We haven’t left people in the dark by playing a guessing game.

This is what happens too often in communication crises: in the absence of real information, rumor and speculation fill the void.

The people who work at the tax collector shouldn’t need to call it back, but the computer system they’re trying to fix isn’t theirs. It belongs to the Martin County taxpayers.

And these taxpayers have a right to know what is going on.

Perhaps there are extenuating circumstances here that are difficult to explain. For example (and I realize I’m guilty of speculation here), what if the office fell victim to a ransomware attack and negotiated with hackers for the disclosure of information stored in the computers in the office?

If so, law enforcement is likely involved. If so, it seems a smart thing to do from a public relations standpoint would be to refer questions to the appropriate law enforcement agency.

If the details cannot be released due to an ongoing police investigation, citizens will usually figure it out.

But basically saying “don’t mind, we’re working here”, isn’t going to cut it.

Martin County Tax Collector Ruth 'Ski' Pietruszewski helped usher in the Christmas spirit at the Hobe Sound Parade.

Most of us only visit the tax collector’s office once or twice a year, so often. However, if your gray card expires at the end of the month and you delay renewing it until now, you might be frustrated with what is happening.

If you are a resident of St. Lucia County and encounter longer queues for service because your tax collector’s office is taking some of the slack for Martin County, you may also be frustrated.

Things could get even more difficult if the issues aren’t resolved until next week, when tax bills are supposed to be mailed to landowners in Martin County.

Pietruszewski, who was elected for her fourth term as a tax collector last year, has already been the target of criticism.

Some accused her of political favoritism in her dealings with her employees.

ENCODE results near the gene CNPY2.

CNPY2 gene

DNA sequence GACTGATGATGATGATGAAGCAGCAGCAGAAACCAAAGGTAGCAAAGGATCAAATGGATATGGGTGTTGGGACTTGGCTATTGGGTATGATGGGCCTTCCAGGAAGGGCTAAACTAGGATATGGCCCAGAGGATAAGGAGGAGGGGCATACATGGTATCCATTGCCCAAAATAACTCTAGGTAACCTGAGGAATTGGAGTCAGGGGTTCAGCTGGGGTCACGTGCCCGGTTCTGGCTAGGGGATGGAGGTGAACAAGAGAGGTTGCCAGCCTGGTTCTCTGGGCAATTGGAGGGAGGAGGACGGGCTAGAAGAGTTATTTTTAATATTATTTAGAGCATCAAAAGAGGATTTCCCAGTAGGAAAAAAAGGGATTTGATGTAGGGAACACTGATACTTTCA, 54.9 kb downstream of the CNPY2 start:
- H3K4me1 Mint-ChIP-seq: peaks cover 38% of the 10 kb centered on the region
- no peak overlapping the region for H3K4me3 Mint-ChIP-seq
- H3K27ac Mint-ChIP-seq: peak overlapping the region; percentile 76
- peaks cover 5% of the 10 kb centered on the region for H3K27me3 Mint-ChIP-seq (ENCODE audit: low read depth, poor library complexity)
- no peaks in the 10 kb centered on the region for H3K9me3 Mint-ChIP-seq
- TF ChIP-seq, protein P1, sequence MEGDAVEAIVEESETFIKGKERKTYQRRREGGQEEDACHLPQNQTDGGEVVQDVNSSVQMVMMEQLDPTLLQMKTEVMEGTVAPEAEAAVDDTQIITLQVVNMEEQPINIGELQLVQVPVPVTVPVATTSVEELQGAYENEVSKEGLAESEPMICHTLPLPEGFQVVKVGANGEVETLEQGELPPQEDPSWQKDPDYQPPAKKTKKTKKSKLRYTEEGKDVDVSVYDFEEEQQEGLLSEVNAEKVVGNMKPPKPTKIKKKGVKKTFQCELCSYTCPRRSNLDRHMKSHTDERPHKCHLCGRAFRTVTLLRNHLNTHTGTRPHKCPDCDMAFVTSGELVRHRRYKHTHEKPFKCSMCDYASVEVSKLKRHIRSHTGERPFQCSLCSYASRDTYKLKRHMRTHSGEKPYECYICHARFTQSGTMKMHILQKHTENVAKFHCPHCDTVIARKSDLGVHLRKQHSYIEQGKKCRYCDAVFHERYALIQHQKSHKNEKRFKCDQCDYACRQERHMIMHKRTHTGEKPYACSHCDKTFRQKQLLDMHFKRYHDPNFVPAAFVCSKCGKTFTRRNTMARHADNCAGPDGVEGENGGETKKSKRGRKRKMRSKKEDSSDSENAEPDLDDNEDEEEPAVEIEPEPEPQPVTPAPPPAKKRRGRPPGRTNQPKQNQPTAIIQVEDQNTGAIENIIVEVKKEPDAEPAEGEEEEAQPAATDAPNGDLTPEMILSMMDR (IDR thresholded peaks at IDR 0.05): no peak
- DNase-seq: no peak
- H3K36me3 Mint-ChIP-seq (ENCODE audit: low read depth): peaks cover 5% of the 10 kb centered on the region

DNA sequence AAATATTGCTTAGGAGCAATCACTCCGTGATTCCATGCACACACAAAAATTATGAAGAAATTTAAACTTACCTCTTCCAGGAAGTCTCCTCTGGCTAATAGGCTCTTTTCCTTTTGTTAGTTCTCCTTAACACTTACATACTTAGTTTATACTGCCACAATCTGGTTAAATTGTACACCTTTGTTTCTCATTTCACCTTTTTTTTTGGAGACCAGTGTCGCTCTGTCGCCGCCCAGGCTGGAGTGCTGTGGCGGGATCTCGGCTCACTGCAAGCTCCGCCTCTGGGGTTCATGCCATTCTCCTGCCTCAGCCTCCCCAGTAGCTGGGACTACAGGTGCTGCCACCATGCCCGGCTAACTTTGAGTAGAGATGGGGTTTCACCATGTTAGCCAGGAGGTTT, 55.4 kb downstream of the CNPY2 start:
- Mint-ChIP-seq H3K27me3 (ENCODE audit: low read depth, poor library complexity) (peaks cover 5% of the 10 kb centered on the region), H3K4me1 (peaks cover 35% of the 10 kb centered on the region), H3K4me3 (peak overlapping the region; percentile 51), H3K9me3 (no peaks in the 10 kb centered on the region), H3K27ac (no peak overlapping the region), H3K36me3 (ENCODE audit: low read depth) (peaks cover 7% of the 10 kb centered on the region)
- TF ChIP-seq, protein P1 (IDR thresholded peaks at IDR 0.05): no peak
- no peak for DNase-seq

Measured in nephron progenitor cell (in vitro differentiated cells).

“These allegations are complete and utterly false fabrications,” she said in a 2017 email to TCPalm in response to the accusations. “Who you vote or support has never had an impact on anyone’s employment status with my office and never will, and will never be factored into any employment decisions that I take. “

TCPalm Columnist Blake Fontenay

Employees at the office were unionized with the Palm Beach / Martin County Police Benevolent Association for about three years until the revocation vote was taken last November.

Union officials expressed little surprise at Pietruszewski’s clumsy response to this challenge.

“She’s dealing with it the only way she knows how, which is hiding in her office,” said Brennan Keeler, the police association’s legal advisor. “It’s normal for her.”

Having never met her, I don’t know. I tried to reach his cell phone number on Tuesday morning, but I haven’t heard from him. When I tried a second time on Tuesday afternoon, I received a recording that her mailbox was full and she could no longer accept messages.

I’ll say this: Being a tax collector is kind of like officiating a sporting event – no one notices you until you’ve really messed something up.

People are noticing Pietruszewski now.

This column reflects the opinion of Blake Fontenay. Contact him by email at [email protected] or at 772-232-5424.